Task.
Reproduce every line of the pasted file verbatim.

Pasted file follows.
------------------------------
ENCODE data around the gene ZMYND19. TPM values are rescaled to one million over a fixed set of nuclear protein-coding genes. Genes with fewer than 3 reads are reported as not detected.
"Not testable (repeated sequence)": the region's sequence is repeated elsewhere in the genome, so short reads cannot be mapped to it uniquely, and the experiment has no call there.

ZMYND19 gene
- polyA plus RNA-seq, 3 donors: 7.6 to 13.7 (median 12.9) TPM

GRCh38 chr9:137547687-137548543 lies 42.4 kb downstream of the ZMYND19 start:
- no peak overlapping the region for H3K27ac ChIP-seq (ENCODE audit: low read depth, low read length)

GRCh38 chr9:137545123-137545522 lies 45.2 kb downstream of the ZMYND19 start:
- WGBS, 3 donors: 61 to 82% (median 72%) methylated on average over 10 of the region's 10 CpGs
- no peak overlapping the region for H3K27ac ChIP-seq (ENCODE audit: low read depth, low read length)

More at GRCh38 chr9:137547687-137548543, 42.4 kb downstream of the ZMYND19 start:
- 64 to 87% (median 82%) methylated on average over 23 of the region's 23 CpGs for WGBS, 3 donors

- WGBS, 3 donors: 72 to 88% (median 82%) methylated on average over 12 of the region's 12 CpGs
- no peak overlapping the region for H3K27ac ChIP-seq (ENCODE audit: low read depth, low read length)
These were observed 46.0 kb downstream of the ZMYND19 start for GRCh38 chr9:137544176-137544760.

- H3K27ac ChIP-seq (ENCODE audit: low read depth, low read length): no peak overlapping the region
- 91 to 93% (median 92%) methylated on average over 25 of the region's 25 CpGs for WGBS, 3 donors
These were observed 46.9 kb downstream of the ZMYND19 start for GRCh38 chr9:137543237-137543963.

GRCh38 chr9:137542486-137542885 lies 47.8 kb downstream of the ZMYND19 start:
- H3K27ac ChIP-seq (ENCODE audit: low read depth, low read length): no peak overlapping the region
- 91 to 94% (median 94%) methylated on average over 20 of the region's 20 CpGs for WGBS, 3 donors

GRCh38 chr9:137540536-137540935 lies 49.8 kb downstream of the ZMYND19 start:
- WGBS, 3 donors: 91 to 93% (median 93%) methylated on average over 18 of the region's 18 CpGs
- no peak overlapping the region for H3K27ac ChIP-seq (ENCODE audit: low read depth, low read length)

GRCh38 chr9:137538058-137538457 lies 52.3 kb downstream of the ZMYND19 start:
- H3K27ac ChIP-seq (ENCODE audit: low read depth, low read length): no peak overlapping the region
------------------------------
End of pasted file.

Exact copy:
ENCODE data around the gene ZMYND19. TPM values are rescaled to one million over a fixed set of nuclear protein-coding genes. Genes with fewer than 3 reads are reported as not detected.
"Not testable (repeated sequence)": the region's sequence is repeated elsewhere in the genome, so short reads cannot be mapped to it uniquely, and the experiment has no call there.

ZMYND19 gene
- polyA plus RNA-seq, 3 donors: 7.6 to 13.7 (median 12.9) TPM

GRCh38 chr9:137547687-137548543 lies 42.4 kb downstream of the ZMYND19 start:
- no peak overlapping the region for H3K27ac ChIP-seq (ENCODE audit: low read depth, low read length)

GRCh38 chr9:137545123-137545522 lies 45.2 kb downstream of the ZMYND19 start:
- WGBS, 3 donors: 61 to 82% (median 72%) methylated on average over 10 of the region's 10 CpGs
- no peak overlapping the region for H3K27ac ChIP-seq (ENCODE audit: low read depth, low read length)

More at GRCh38 chr9:137547687-137548543, 42.4 kb downstream of the ZMYND19 start:
- 64 to 87% (median 82%) methylated on average over 23 of the region's 23 CpGs for WGBS, 3 donors

- WGBS, 3 donors: 72 to 88% (median 82%) methylated on average over 12 of the region's 12 CpGs
- no peak overlapping the region for H3K27ac ChIP-seq (ENCODE audit: low read depth, low read length)
These were observed 46.0 kb downstream of the ZMYND19 start for GRCh38 chr9:137544176-137544760.

- H3K27ac ChIP-seq (ENCODE audit: low read depth, low read length): no peak overlapping the region
- 91 to 93% (median 92%) methylated on average over 25 of the region's 25 CpGs for WGBS, 3 donors
These were observed 46.9 kb downstream of the ZMYND19 start for GRCh38 chr9:137543237-137543963.

GRCh38 chr9:137542486-137542885 lies 47.8 kb downstream of the ZMYND19 start:
- H3K27ac ChIP-seq (ENCODE audit: low read depth, low read length): no peak overlapping the region
- 91 to 94% (median 94%) methylated on average over 20 of the region's 20 CpGs for WGBS, 3 donors

GRCh38 chr9:137540536-137540935 lies 49.8 kb downstream of the ZMYND19 start:
- WGBS, 3 donors: 91 to 93% (median 93%) methylated on average over 18 of the region's 18 CpGs
- no peak overlapping the region for H3K27ac ChIP-seq (ENCODE audit: low read depth, low read length)

GRCh38 chr9:137538058-137538457 lies 52.3 kb downstream of the ZMYND19 start:
- H3K27ac ChIP-seq (ENCODE audit: low read depth, low read length): no peak overlapping the region